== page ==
Panic usually sets in right about now. The countdown to Christmas has dropped to single digits, New Year's party hosts will need gifts, too -- and the very idea of braving the mall is enough to send shivers from nose to toes.
Clearly, it's time to swing into DIY action -- and we've got you covered with more than half a dozen edible, 11th-hour gifts. Cherry marmalade, anyone? Cranberry vodka? Or how about a ridiculously decadent salted-caramel sauce? We've got something to delight cocktail mavens and crumpets-and-cream types alike.
Let's start with dessert and a salted-caramel sauce from Martha Holmberg, author of "Modern Sauces" (Chronicle Books, $35, 256 pages).
"You learn to make that sauce," the Portland, Ore., food writer promises, "and now any time you have a dinner party, you put it on store-bought ice cream. People will think you're a frickin' genius."
They'll be right, too. That caramel sauce is so good, you may never have to come up with another gift idea again. Just keep making that one -- or Holmberg's favorite fresh ginger-caramel variation or her sour cream-hot fudge sauce. Pour them in nice jars, add labels and prepare to catch gift recipients mid-swoon.
There's something so special about a handmade gift, Holmberg says.
"You know someone didn't just click on something on Amazon. They spent time. It's like getting a long handwritten letter as opposed to a short email."
Holmberg's grandmother always gave friends and family her special divinity fudge -- in shoeboxes, lined with wax paper. It was her signature. Caramel sauce -- or chocolate sauce -- can be yours.
"I think the world is divided into the chocolate people and caramel-ginger-lemon people," Holmberg says. "I like chocolate a lot, but I don't go ape. But caramel and ginger? To me, that's like bringing together the best two flavors in the world in one sauce."
Make them tonight, give them tomorrow. Or freeze them -- yes, even the sour cream fudge sauce -- in a zip-top freezer bag; they'll make lovely Valentine's presents, too.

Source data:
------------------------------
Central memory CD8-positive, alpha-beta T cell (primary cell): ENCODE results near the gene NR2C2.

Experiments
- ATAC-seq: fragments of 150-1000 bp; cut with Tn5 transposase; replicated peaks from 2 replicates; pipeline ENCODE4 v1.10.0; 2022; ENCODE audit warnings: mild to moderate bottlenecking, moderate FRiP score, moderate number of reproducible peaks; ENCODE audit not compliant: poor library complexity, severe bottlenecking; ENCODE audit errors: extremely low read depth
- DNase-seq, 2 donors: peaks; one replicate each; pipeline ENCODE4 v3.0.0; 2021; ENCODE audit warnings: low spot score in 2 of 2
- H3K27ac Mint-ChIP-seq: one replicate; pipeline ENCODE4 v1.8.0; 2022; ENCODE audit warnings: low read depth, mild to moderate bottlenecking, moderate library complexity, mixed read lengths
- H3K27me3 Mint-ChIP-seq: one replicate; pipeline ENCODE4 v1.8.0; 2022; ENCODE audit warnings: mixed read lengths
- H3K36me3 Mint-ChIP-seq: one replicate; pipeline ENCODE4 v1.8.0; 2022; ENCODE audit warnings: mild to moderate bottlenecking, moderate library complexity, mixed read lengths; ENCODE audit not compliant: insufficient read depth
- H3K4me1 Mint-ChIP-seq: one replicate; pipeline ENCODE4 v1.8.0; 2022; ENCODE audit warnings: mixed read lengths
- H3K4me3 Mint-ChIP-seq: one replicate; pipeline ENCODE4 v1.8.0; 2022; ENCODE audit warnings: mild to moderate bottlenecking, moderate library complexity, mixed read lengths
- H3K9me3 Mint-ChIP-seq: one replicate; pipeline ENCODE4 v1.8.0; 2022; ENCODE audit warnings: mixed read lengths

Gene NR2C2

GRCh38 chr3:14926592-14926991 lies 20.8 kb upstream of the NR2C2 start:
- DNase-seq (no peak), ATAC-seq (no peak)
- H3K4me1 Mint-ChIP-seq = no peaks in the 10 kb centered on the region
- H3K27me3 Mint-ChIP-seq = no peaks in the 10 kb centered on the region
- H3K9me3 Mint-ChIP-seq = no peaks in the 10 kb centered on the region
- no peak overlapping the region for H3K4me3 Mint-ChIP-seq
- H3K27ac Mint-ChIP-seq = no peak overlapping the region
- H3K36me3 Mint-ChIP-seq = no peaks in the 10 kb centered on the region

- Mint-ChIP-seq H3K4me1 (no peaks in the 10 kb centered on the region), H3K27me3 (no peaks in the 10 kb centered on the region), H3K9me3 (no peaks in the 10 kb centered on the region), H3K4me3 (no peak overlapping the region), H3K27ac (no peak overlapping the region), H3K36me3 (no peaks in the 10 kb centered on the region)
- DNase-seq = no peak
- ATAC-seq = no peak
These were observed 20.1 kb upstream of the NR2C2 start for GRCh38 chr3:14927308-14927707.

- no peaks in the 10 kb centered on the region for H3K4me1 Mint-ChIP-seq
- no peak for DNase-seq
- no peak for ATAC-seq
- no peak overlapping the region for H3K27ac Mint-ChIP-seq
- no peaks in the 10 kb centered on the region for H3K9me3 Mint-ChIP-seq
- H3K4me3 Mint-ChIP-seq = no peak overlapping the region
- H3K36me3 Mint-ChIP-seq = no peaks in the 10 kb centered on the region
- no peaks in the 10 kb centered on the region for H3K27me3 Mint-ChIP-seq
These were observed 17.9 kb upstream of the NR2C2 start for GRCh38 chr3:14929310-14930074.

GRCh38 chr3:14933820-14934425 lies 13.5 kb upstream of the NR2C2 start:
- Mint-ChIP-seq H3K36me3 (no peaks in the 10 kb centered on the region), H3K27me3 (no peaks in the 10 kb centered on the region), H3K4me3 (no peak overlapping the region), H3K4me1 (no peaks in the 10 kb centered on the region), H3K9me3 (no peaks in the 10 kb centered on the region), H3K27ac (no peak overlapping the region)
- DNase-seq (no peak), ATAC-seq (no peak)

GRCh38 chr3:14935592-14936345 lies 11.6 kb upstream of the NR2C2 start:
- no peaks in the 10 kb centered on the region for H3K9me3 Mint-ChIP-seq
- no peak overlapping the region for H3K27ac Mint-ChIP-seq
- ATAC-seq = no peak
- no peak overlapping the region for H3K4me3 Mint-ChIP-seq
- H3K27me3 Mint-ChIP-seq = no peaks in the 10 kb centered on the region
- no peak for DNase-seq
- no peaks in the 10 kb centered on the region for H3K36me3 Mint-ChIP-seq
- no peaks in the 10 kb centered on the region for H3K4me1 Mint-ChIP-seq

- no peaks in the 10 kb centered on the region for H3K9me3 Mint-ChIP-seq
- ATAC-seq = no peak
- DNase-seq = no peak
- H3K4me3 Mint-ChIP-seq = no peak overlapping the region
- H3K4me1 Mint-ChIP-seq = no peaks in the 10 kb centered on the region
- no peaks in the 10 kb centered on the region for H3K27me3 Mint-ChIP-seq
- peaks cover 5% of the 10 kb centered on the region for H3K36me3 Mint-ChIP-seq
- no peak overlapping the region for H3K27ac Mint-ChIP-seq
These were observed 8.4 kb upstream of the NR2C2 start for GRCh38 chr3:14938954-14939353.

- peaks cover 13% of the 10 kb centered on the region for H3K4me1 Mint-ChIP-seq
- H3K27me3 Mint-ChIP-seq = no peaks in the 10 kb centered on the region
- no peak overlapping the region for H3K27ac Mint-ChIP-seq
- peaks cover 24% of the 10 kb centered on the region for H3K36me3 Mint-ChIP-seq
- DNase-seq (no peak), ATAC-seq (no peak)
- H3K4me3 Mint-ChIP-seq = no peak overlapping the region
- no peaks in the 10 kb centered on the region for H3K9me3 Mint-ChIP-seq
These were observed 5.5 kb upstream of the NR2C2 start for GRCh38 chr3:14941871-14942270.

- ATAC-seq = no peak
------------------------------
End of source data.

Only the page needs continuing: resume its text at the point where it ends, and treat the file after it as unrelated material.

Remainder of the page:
Play Candy Land
It's all about the candy for Liz Gutman, co-owner of New York City's 3-year-old Liddabit Sweets. Gutman and her business partner, Jen King, met in pastry school, but the sweet shop was supposed to have been a lark. As it turns out, the duo have not only a thriving candy business but a new cookbook to boot, "Liddabit Sweets Candy Cookbook; How to Make Truly Scrumptious Candy in Your Own Kitchen" (Workman, $17.95, 302 pages).
When birthdays, holidays and other gift-giving occasions roll around, Gutman's friends and family always know what they're getting: homemade candy.
"Absolutely," she says. "That's all they ever get."
As befits any confectioner, Gutman goes wild with her candies, whipping up homemade Snickers-type bars, rum-tinged tropical toffee with macadamia nuts, and choco-mallow confections that use a Thomas Keller cookie recipe as the base.
But for beginners -- or anyone suffering candy thermometer phobia -- Gutman suggests starting with buttermints. You remember them, those pastel, chalky little blobs found in retro restaurants? These taste like exquisite little blobs of the best minty frosting.
"The recipe is super simple," Gutman says. "Four ingredients, five minutes, stuff you already have in your pantry. And it's really versatile. The default on flavoring is mint, but we have variations with chocolate, coffee, cinnamon oil, and you can color them however you like, in pastels or really bright colors. Whatever tickles your fancy."
It's easy enough, she says, for kids to get in on the fun, too.
In a jam
Jam-making more your thing? This is prime citrus season and the perfect time to fill jars with homemade tangerine-vanilla or a ruby-hued cherry marmalade with pops of orange rind. Even better, says Elizabeth Field, author of "Marmalade" (Running Press, $18, 192 pages), grab bags of cherries from the freezer case; you won't have to pit them.
Or you can take a page from Anne Applebaum's "From a Polish Country House Kitchen" (Chronicle Books, $40, 288 pages) and play with infused vodka. Applebaum offers several twists on the vodka theme, including one flavored with oranges and fresh rosemary, but it's hard to resist the cheery color of her cherry vodka.
The fresh fruit -- cherries, wild blueberries, black currants or, as we soon discovered, cranberries -- steeps in the liquid for several weeks. Nothing says it has to steep at your house. Present those precious bottles with a tag promising them a cheery cherry toast in the new year and instructions for when to strain the mixture and start sipping.
Just remember the cardinal rule when making edible gifts: Make a little extra for yourself.
Find recipes for Cherry Marmalade, Tangerine and Vanilla Marmalade and Cherry Vodka on Page 3